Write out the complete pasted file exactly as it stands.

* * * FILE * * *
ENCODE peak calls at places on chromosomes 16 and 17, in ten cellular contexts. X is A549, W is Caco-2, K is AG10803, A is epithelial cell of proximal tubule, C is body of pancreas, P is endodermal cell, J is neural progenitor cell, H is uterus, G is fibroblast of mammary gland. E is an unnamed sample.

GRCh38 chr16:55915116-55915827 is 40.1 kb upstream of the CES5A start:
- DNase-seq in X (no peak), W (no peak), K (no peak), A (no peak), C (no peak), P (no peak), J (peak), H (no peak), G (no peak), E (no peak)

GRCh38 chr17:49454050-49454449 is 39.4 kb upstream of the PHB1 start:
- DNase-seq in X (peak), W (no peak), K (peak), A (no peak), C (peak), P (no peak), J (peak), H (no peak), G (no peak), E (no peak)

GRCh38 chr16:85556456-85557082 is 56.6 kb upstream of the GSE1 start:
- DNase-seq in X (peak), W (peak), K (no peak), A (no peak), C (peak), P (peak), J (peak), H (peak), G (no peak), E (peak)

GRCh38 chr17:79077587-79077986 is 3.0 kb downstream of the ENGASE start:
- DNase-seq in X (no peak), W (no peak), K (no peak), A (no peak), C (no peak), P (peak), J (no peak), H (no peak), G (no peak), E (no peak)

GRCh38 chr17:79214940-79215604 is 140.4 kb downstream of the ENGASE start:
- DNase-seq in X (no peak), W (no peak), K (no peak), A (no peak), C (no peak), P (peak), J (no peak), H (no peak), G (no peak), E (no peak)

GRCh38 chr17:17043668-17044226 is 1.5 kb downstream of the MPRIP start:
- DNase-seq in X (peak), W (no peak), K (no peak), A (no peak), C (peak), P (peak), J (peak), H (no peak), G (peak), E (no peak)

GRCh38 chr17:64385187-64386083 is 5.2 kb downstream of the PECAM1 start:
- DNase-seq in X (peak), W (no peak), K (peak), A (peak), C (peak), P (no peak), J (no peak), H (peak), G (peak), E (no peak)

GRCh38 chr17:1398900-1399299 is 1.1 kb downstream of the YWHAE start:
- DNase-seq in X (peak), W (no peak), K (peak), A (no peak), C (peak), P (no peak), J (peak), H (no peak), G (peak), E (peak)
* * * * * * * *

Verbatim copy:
ENCODE peak calls at places on chromosomes 16 and 17, in ten cellular contexts. X is A549, W is Caco-2, K is AG10803, A is epithelial cell of proximal tubule, C is body of pancreas, P is endodermal cell, J is neural progenitor cell, H is uterus, G is fibroblast of mammary gland. E is an unnamed sample.

GRCh38 chr16:55915116-55915827 is 40.1 kb upstream of the CES5A start:
- DNase-seq in X (no peak), W (no peak), K (no peak), A (no peak), C (no peak), P (no peak), J (peak), H (no peak), G (no peak), E (no peak)

GRCh38 chr17:49454050-49454449 is 39.4 kb upstream of the PHB1 start:
- DNase-seq in X (peak), W (no peak), K (peak), A (no peak), C (peak), P (no peak), J (peak), H (no peak), G (no peak), E (no peak)

GRCh38 chr16:85556456-85557082 is 56.6 kb upstream of the GSE1 start:
- DNase-seq in X (peak), W (peak), K (no peak), A (no peak), C (peak), P (peak), J (peak), H (peak), G (no peak), E (peak)

GRCh38 chr17:79077587-79077986 is 3.0 kb downstream of the ENGASE start:
- DNase-seq in X (no peak), W (no peak), K (no peak), A (no peak), C (no peak), P (peak), J (no peak), H (no peak), G (no peak), E (no peak)

GRCh38 chr17:79214940-79215604 is 140.4 kb downstream of the ENGASE start:
- DNase-seq in X (no peak), W (no peak), K (no peak), A (no peak), C (no peak), P (peak), J (no peak), H (no peak), G (no peak), E (no peak)

GRCh38 chr17:17043668-17044226 is 1.5 kb downstream of the MPRIP start:
- DNase-seq in X (peak), W (no peak), K (no peak), A (no peak), C (peak), P (peak), J (peak), H (no peak), G (peak), E (no peak)

GRCh38 chr17:64385187-64386083 is 5.2 kb downstream of the PECAM1 start:
- DNase-seq in X (peak), W (no peak), K (peak), A (peak), C (peak), P (no peak), J (no peak), H (peak), G (peak), E (no peak)

GRCh38 chr17:1398900-1399299 is 1.1 kb downstream of the YWHAE start:
- DNase-seq in X (peak), W (no peak), K (peak), A (no peak), C (peak), P (no peak), J (peak), H (no peak), G (peak), E (peak)